Creating accessible color contrast
A while back, I wrote about how color blindness can affect the implied meaning in our usage of color. The use of stoplight colors for status is less meaningful if your eyes aren’t helping you distinguish between red and green. We got around this problem through the use of meaningful shapes in addition to the colors.
These steps are important for ensuring our meaning exists when the color isn’t a guarantee. But what about when we’re using color in ways not necessarily tied to a specific meaning? It’s not so much of a problem, right? A color blind user — or really anyone — doesn’t actually need to decipher the exactly color value of a green button, or a blue link, right? Of course not… assuming they can actually see it.
To ensure text, controls, and other vital pieces of information are intelligible, we need to understand the contrast ratio between the foreground and background colors. If the ratio is too low, it becomes harder for people with even perfect eyesight to read.
From an aesthetic perspective, there is a tendency to think of high contrast as (on a good day) bold or (on a bad day) garish. But if we don’t meet a minimum threshold, we can’t ensure users can read the text, or understand an object is interactive.
Think about our Stoplight colors used before. What if we wanted to use those colors for a set of text labels (ignoring for a moment the implications with color blindness)? What jumps out as a problem? Yep… that yellow (#FFD300, for reference) on a light background would be extremely difficult to read. But how do we know when the contrast is high enough to be read by most people? Do we just darken it until we can read it? Until a few people around your desk can read it? If people in a meeting can read it? Oh, this is getting hard.
The W3C is here to help. As part of the Web Accessibility Initiative, they’ve written some detailed, dense guidelines on everything related to a digital experience (including things you might not expect, like timing and motion). These are called the Web Content Accessibility Guidelines, or WCAG. There are varying grades of support, from a bare minimum (A), to an acceptable level of accessibility (AA), and topping out at the gold-standard accessible experience (AAA). In AA, “normal” text — like the body of this article — should have a contrast ratio of 4.5:1 between the font color and the background. For larger text — bigger headers and metrics — it’s 3:1.
When a color isn’t quite to the AA standard, we can do some work to get it closer. The first step is to ensure the color will only be used on a certain set of background colors. We need to constrain the situation to get control of the variables at play. If we used the
Stoplight yellow on a black background, it would actually be compliant. But in our case we have a light background. But how light is it? Is it white? Or will we be using some table rows and containers with a light grey background? Is there an informational banner with a light blue background using this text color? We need to know where this will be used to ensure the contrast meets the bar in each case, and test against the darkest (or lightest) allowed color. For our example, though, we’ll stick with a white background.
There are two properties we can adjust on a color picker to still use the same Hue (the core color value) but get our color closer to compliant. We can adjust the Saturation and the Brightness. There is a color notation (similar to RGB) called HSB (you’ll see that in some tools) or HSV. This is Hue, Saturation, and Brightness / Value. There’s a similar notation in CSS called HSL, but the values are different. You can read more about the difference between HSL and HSB. I’ll focus on HSB / V because it’s used in most design tools (you can convert these values to any notation after that).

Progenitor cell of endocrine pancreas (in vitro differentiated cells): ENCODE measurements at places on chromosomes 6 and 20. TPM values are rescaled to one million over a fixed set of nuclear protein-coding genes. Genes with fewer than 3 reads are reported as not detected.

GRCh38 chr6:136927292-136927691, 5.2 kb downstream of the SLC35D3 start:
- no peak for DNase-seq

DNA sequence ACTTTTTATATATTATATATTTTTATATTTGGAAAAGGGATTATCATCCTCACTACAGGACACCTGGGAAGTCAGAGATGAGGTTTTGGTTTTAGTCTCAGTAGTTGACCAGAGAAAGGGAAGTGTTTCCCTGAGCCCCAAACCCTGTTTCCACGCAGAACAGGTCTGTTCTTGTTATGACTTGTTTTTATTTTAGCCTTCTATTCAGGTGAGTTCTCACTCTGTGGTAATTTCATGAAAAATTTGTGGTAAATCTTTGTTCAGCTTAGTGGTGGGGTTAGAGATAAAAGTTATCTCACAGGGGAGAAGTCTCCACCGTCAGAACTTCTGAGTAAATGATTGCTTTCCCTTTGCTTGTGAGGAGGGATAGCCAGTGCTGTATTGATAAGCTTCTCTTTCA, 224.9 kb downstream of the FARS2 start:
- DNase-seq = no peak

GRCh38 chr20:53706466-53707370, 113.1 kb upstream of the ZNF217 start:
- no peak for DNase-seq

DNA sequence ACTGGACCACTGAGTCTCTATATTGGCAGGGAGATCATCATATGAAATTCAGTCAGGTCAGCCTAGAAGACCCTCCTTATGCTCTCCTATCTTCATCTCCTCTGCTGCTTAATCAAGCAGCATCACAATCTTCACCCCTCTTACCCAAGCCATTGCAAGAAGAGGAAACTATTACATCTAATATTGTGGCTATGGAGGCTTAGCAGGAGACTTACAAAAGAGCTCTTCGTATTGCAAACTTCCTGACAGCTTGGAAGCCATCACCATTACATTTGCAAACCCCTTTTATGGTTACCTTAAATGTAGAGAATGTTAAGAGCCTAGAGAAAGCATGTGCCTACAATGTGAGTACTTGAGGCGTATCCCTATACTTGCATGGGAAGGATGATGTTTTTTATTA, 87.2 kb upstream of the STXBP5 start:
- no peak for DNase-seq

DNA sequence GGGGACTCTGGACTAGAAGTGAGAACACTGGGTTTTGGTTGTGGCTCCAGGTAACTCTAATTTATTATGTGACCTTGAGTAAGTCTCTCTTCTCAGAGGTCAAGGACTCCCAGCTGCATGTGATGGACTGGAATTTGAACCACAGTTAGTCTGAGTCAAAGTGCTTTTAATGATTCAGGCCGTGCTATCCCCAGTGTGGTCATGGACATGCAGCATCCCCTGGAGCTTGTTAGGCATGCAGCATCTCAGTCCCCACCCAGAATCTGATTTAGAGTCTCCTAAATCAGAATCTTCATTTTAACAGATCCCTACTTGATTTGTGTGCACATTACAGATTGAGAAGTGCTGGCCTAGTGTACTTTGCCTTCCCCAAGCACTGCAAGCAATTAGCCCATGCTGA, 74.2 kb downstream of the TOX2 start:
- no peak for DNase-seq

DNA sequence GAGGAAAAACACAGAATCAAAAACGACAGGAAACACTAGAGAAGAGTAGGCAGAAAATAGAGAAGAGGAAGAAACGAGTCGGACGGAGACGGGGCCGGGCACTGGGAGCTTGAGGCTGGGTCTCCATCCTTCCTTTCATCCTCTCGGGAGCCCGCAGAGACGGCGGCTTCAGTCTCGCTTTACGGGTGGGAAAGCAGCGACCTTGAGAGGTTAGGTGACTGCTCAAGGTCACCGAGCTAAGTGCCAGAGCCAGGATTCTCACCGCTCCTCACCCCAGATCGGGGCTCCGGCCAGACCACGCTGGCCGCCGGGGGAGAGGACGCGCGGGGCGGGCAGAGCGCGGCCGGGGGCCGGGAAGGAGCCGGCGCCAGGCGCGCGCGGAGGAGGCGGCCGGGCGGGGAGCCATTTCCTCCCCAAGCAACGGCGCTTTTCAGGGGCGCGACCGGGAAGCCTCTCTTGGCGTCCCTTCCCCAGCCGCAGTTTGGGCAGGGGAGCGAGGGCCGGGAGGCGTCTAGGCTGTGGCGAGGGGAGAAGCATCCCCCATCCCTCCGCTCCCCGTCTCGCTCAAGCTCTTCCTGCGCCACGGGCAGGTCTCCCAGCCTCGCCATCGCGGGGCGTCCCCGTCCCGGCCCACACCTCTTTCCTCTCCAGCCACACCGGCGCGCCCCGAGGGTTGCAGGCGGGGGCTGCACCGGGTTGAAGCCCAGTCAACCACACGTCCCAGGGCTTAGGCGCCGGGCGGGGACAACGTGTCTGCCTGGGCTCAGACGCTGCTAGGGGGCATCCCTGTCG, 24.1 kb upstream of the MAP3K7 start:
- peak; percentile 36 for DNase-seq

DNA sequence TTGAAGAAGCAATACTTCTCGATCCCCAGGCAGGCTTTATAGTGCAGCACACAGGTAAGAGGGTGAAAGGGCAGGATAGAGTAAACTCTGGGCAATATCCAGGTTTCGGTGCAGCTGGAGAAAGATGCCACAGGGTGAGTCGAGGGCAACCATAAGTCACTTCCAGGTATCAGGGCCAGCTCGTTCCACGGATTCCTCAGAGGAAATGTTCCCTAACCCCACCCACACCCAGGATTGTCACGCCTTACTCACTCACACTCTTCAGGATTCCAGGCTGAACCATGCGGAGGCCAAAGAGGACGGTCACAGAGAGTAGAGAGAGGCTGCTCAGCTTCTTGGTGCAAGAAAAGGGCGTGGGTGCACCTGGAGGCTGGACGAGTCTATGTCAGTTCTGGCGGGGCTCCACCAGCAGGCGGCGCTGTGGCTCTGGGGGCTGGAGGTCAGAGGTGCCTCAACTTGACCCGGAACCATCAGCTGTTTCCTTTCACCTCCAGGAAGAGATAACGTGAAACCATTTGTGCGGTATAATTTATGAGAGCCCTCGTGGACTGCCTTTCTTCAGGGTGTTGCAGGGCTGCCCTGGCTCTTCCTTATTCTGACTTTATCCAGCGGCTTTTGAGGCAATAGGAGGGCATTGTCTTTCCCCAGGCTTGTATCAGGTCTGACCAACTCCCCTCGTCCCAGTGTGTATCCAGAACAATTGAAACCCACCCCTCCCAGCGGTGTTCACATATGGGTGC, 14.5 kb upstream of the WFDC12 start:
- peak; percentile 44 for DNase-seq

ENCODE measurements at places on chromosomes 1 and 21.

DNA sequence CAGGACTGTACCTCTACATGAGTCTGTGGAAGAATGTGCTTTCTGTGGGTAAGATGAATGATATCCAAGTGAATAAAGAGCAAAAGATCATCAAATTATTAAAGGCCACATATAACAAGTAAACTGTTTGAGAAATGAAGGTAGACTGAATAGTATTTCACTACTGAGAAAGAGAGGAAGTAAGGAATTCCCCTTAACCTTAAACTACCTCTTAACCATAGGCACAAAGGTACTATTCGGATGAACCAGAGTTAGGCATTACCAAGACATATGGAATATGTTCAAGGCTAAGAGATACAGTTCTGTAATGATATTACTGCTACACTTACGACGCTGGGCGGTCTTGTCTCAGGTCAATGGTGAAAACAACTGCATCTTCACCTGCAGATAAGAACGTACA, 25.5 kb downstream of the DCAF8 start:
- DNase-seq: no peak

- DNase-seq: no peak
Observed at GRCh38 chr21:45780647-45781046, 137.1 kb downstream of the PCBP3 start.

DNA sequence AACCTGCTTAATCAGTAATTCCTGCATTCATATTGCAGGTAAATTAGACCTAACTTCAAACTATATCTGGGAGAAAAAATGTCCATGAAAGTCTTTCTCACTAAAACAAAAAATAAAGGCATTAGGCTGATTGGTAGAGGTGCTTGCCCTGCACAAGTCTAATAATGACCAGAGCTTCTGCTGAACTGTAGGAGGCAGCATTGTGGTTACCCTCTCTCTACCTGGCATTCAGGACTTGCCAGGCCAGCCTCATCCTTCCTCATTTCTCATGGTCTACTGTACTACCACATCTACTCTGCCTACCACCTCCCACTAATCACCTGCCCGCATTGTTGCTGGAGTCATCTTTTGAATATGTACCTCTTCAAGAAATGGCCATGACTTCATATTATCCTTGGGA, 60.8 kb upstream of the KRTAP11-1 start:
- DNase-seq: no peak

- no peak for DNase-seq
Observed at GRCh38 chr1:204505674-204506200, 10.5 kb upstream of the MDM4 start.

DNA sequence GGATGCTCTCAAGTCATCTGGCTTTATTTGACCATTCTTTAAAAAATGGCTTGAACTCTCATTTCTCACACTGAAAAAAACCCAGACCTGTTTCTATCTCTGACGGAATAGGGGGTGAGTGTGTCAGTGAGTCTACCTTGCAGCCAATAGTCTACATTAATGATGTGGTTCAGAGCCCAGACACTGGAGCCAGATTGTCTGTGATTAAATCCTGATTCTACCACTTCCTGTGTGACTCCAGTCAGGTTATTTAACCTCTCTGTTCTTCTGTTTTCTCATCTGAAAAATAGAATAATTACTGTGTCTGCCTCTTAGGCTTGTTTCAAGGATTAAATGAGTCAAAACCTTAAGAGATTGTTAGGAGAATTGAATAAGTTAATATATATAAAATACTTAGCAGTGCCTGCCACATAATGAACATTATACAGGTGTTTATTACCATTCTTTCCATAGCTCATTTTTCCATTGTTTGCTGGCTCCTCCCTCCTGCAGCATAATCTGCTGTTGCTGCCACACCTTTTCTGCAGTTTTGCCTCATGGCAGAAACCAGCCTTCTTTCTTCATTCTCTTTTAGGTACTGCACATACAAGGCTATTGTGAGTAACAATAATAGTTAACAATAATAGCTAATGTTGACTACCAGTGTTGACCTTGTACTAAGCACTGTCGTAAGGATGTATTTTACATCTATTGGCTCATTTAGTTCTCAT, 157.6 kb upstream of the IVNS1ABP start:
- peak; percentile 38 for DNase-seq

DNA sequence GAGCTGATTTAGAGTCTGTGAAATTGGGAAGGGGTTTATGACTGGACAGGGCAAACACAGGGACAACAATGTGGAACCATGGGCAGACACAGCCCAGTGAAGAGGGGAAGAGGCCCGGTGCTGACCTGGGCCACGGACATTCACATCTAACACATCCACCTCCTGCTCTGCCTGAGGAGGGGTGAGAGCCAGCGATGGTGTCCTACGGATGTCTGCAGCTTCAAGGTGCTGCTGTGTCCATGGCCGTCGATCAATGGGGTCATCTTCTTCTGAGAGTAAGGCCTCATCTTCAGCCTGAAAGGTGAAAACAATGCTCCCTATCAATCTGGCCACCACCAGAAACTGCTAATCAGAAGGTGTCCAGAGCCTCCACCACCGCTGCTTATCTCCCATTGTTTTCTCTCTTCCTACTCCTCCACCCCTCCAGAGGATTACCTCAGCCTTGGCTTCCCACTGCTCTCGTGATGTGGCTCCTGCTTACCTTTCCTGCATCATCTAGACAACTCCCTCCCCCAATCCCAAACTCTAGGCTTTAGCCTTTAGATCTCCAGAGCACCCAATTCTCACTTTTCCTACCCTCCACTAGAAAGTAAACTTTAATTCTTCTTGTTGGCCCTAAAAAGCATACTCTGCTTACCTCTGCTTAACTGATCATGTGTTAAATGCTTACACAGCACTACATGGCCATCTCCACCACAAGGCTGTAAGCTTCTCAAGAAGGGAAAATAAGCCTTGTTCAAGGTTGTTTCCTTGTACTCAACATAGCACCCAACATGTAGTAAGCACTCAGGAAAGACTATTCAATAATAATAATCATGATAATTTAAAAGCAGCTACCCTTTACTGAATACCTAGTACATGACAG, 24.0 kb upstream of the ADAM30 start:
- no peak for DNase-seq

If we need higher contrast with white, it means we need to RAISE the Saturation and / or LOWER the Brightness. We won’t touch the Hue, as it defines the core aspect of the color and not the the resultant contrast directly. This takes some finesse, but if the color has a high Saturation (the i.e., closer to 100%), we’ll have to lower just the Brightness, and vice versa. Using color contrast tools like Stark or Colour Contrast Analyser can help when fiddling with the colors.
Working with the Stoplight colors, the green and red were close to 4.5:1, and will get a little less bright, but still look like green and red while achieving AA contrast. The yellow, however, was an invisible 1.4:1, and with adjustment ends up
#8D7400, a sort of muddy brown. This is not at all like our previous yellow… but you could read it, right?
Sometimes you can’t adjust a color to improve the contrast without making a noticeable change. The yellow has to change so much it makes an aesthetic impact, one that begs the question “Why are we using this color?” Of course, our choice of yellow was extreme and absurd, but these sort of shifts happen all the time. Bazaarvoice’s brand teal is bold and iconic, but has a contrast ratio against white of 3:1, which makes it okay for bigger words like headlines, but for regular text it does not meet the AA standard, which is why we don’t use the color for links and buttons inside Bazaarvoice Console. Adjusting the color with the previous technique yields a color that was deemed just divergent enough, leading us to use a lighter version of BV Navy blue instead.
Working with color can seem like an artistic exploration to some, an ephemeral task invoking muses and impulse. But to really work with color in an inclusive manner takes effort, dedication… and some math. It takes balancing the aesthetic tastes of those with a keen eye and the needs of the everyday person just trying to figure out what to tap next. Luckily, we have guidelines to help us get there.